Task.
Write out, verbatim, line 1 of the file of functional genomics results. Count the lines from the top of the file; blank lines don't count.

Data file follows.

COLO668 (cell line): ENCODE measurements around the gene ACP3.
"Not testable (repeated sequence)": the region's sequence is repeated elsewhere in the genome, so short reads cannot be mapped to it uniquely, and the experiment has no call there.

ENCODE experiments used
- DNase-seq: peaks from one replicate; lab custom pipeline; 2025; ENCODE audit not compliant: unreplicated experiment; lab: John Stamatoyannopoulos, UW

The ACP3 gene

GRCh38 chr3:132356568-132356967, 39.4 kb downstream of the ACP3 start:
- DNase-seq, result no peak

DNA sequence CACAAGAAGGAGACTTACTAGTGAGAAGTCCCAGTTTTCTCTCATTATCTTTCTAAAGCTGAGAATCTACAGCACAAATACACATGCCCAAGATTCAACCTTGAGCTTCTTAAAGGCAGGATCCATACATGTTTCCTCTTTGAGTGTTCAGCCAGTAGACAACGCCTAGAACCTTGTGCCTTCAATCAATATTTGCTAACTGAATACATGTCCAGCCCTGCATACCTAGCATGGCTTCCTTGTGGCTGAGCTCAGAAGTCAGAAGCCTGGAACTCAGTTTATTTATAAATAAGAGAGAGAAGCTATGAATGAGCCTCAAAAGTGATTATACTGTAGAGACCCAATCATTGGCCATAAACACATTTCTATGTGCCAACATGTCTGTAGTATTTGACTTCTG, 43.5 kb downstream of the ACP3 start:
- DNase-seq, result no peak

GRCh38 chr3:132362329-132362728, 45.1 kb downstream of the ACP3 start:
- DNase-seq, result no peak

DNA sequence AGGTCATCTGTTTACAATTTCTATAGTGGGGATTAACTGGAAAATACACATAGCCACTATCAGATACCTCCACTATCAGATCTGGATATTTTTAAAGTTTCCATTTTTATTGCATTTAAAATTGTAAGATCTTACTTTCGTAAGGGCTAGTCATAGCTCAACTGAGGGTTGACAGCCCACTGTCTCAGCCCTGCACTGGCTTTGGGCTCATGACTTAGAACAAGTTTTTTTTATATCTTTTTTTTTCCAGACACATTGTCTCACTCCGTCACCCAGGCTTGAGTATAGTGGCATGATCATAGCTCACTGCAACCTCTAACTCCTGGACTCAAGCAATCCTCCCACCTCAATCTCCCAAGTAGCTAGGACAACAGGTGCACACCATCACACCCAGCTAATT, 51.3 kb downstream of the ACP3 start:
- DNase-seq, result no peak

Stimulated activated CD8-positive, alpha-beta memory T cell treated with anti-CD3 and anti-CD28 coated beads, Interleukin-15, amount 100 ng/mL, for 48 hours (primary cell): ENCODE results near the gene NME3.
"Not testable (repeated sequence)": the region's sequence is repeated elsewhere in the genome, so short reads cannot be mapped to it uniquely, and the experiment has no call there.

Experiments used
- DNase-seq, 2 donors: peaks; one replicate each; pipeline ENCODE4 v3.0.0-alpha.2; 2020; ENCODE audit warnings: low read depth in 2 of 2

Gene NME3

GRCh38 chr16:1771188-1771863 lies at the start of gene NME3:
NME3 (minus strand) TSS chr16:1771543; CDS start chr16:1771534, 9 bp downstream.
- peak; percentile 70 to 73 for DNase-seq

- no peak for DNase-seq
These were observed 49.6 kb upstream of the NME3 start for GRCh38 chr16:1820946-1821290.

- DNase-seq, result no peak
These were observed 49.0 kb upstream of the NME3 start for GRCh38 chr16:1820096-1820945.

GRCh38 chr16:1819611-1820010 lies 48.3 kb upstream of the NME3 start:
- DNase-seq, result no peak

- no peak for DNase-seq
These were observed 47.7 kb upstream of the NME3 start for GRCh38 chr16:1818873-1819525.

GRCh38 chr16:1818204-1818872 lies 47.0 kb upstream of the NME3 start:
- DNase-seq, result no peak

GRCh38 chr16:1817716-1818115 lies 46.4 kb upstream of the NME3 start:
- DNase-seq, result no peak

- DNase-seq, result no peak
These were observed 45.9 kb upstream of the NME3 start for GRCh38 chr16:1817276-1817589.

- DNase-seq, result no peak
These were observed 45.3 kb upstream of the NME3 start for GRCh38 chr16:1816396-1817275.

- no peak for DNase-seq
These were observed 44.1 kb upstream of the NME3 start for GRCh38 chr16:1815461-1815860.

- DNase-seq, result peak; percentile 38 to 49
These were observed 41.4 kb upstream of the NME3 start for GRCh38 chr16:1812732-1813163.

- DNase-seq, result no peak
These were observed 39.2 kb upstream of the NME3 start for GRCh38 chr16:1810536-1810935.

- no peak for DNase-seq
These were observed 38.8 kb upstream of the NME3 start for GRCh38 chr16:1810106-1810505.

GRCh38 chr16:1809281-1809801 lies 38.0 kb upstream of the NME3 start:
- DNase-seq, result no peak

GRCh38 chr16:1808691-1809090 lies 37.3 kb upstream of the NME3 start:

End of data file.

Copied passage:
COLO668 (cell line): ENCODE measurements around the gene ACP3.